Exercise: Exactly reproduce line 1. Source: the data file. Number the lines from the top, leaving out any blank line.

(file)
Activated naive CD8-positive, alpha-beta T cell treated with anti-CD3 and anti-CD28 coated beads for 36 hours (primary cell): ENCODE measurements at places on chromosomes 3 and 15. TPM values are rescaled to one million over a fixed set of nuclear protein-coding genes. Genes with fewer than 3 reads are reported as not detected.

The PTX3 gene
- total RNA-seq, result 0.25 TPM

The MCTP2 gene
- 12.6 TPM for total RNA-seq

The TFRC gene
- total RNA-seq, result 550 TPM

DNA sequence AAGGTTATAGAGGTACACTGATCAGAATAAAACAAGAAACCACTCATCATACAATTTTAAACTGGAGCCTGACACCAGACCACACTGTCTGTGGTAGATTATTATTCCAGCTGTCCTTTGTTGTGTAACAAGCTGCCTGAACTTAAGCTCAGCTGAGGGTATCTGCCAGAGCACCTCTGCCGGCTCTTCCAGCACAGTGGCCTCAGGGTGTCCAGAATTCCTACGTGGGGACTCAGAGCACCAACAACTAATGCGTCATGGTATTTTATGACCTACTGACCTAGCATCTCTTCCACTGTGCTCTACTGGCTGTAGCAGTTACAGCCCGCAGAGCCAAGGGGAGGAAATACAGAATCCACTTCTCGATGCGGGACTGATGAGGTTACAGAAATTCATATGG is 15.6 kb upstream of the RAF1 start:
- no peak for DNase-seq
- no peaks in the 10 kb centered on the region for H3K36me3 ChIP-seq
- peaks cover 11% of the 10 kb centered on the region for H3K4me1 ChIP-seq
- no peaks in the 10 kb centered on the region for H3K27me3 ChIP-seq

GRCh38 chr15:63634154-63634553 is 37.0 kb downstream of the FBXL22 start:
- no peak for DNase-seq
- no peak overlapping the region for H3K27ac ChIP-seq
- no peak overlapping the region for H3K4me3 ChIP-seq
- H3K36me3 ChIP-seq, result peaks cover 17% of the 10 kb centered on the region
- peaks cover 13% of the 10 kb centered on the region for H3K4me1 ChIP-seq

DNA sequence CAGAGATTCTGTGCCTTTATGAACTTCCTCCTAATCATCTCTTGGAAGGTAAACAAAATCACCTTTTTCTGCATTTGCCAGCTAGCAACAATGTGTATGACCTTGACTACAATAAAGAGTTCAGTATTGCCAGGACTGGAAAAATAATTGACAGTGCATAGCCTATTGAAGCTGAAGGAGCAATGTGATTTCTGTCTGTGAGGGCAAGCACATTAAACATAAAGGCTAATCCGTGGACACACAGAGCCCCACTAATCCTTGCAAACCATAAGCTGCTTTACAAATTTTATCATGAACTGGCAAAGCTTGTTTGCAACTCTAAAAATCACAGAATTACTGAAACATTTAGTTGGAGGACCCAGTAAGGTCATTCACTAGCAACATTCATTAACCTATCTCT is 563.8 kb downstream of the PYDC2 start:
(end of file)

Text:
Activated naive CD8-positive, alpha-beta T cell treated with anti-CD3 and anti-CD28 coated beads for 36 hours (primary cell): ENCODE measurements at places on chromosomes 3 and 15. TPM values are rescaled to one million over a fixed set of nuclear protein-coding genes. Genes with fewer than 3 reads are reported as not detected.